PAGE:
I did not identify the criminal simply because I did not have any participation or direct personal knowledge of these criminal activities while they were taking place years ago. My investigation is ongoing even as I speak today. But I have gathered enough facts and data to provide the useful leads to unmask the mastermind’s true identity and his active participation including other persons who were barely mentioned in the conduct of investigation.

True to my expectations, many are those who questioned my motives or the veracity of my statements. But to-date, my statements before this august chamber were sufficiently and independently corroborated and affirmed by other parties. My assertions appeal to logic and common sense. They can stand the test of truth.

Why speak only now? To me, the more relevant and all-important question is, DID I SPEAK THE TRUTH?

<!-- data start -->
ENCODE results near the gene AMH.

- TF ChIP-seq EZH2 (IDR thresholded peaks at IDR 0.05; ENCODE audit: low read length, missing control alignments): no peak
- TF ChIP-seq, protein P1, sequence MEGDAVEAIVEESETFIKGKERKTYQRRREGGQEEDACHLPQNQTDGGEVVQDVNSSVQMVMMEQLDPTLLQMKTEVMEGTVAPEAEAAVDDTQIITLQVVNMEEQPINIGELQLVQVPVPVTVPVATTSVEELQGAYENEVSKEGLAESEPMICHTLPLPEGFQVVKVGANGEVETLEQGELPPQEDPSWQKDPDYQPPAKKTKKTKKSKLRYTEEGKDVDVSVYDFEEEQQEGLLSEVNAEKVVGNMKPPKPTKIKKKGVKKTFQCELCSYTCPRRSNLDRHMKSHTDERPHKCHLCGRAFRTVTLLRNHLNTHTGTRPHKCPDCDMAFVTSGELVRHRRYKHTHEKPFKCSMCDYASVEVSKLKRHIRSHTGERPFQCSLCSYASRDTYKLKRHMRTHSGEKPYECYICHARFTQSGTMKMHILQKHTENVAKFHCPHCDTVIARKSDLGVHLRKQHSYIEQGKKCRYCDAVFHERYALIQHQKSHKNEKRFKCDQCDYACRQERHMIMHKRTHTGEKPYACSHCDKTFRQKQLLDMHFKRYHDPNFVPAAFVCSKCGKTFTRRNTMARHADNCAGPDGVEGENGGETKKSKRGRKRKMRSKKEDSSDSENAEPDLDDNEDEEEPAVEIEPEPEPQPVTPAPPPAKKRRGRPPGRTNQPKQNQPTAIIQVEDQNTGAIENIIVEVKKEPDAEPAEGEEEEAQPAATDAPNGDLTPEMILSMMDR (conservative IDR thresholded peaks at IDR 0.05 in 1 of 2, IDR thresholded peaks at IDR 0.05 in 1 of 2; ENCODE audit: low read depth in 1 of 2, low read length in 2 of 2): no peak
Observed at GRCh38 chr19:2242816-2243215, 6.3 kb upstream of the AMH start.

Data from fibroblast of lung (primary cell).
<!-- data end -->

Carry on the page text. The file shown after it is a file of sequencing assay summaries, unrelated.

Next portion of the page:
To anyone who dares challenge the truthfulness of my assertion, let him speak up now.

There can be a thousand reasons for why, how and when truth will find a way to stand out but when it does, we must welcome it with open arms, instead of questioning its timing and motive.

Cold reason, not heated passion or blind emotion spoken through fiery but empty rhetoric will enlighten our path to truth and justice for Mr Dacer and Mr. Corbito and their grieving families.

Justice for them will be justice for all Filipinos.

Let me end this with some excerpts from an interview with Glen Dumlao.

*****